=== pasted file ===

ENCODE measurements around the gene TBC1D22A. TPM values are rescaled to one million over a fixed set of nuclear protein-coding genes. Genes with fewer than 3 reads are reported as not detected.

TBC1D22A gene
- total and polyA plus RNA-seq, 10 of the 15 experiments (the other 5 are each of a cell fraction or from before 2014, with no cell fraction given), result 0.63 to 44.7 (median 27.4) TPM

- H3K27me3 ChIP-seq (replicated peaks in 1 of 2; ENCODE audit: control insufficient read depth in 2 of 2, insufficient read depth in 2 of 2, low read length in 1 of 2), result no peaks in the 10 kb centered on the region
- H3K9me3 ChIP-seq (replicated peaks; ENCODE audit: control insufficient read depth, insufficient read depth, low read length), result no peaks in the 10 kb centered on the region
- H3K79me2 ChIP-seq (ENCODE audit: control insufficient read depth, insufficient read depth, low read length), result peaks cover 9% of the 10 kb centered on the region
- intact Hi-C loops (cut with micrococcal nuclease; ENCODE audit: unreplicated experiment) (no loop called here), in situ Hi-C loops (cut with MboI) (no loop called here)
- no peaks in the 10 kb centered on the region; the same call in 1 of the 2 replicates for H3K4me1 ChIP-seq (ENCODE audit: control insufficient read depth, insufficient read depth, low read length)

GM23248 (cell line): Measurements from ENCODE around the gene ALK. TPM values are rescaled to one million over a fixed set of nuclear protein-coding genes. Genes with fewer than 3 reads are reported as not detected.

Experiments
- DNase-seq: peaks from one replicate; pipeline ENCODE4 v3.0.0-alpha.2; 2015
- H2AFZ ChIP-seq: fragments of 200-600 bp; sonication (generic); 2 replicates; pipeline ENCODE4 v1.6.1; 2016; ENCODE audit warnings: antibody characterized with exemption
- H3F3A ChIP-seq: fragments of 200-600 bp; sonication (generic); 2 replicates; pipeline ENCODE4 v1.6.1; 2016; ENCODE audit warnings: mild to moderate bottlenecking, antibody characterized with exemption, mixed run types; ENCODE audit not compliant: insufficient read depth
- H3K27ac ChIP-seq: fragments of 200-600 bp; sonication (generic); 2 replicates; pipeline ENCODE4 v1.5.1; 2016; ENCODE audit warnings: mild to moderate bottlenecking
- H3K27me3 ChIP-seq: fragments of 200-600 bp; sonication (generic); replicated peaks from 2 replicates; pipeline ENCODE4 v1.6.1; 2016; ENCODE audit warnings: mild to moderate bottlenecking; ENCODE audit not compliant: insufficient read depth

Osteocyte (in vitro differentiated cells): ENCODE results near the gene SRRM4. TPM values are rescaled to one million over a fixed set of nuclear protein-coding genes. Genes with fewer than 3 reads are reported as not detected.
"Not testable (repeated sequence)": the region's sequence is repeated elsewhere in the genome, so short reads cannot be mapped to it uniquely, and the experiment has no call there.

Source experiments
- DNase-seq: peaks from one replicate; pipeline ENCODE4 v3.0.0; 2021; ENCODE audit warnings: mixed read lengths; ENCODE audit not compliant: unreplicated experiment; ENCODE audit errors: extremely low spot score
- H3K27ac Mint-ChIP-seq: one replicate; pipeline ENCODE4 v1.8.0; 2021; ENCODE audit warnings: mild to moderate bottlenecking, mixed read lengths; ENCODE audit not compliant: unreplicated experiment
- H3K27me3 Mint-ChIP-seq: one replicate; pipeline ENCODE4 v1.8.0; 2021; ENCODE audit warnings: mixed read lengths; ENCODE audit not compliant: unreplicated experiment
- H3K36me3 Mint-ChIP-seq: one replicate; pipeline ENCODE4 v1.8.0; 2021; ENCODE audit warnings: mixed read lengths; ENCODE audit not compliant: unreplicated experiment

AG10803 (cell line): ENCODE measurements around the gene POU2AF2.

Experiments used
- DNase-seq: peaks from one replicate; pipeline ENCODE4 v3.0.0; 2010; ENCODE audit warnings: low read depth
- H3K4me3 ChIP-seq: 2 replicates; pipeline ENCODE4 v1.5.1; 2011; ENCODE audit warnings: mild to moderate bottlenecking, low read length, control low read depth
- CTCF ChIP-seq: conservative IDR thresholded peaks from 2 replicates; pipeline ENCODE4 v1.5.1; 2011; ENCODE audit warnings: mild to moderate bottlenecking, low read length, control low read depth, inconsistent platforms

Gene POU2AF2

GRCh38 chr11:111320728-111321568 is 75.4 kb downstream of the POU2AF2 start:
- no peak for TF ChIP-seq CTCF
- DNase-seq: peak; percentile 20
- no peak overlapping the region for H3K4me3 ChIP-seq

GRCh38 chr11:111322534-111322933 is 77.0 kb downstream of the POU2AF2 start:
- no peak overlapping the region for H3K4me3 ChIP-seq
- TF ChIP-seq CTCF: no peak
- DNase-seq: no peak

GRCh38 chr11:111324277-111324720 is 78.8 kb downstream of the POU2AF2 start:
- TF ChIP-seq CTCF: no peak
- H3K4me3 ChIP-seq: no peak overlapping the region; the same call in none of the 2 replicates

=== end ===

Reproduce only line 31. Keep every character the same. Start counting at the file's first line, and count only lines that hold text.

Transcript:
- DNase-seq: peak; percentile 20